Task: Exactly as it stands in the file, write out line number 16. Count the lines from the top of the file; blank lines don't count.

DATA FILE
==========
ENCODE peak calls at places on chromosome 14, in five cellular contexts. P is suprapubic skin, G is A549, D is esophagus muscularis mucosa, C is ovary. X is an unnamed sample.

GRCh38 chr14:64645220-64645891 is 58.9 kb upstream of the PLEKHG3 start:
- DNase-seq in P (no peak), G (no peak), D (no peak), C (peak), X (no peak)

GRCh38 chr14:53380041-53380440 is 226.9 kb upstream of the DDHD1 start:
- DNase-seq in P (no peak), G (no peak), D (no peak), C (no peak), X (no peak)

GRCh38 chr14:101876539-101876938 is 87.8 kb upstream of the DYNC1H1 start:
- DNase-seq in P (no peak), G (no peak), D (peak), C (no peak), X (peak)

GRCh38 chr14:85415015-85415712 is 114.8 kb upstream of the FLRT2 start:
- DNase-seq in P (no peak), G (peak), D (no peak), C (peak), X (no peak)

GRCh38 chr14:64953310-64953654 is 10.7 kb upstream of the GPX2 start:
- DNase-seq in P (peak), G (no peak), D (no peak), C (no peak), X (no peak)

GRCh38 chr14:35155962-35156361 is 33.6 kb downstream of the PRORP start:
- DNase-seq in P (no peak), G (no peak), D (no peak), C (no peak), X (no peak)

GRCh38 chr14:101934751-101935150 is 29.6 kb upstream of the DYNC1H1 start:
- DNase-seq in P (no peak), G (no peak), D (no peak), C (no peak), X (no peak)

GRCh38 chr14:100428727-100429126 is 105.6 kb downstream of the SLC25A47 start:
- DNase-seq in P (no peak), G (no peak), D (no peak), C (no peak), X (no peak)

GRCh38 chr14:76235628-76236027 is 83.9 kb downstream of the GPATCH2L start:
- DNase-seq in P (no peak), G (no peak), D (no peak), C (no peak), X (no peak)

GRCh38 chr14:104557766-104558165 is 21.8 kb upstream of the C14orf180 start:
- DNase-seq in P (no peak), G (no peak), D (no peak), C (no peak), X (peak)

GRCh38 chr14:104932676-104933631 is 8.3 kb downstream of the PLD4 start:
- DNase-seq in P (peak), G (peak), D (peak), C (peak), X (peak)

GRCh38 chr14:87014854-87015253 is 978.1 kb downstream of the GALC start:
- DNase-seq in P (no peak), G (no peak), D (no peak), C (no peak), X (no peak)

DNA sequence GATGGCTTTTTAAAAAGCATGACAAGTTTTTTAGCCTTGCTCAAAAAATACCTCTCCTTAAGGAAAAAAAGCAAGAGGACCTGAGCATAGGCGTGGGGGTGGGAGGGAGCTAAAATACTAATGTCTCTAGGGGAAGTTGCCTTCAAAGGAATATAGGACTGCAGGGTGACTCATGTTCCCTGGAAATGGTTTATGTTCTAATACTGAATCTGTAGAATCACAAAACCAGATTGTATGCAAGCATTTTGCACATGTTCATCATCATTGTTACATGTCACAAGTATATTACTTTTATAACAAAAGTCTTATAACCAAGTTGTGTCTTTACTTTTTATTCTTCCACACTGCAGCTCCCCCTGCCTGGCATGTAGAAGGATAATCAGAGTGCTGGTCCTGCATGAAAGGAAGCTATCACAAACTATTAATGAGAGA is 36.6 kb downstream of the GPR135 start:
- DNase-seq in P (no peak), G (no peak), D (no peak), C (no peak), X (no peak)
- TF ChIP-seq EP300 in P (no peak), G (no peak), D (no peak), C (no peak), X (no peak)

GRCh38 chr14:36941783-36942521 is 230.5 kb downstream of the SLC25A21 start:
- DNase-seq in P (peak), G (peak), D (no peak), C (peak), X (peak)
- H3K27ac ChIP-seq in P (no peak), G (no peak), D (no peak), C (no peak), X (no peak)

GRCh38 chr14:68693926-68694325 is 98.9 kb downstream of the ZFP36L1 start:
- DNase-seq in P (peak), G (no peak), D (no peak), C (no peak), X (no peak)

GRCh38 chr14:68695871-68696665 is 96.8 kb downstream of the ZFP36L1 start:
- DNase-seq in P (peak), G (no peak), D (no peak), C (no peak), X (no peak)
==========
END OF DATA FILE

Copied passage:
GRCh38 chr14:100428727-100429126 is 105.6 kb downstream of the SLC25A47 start: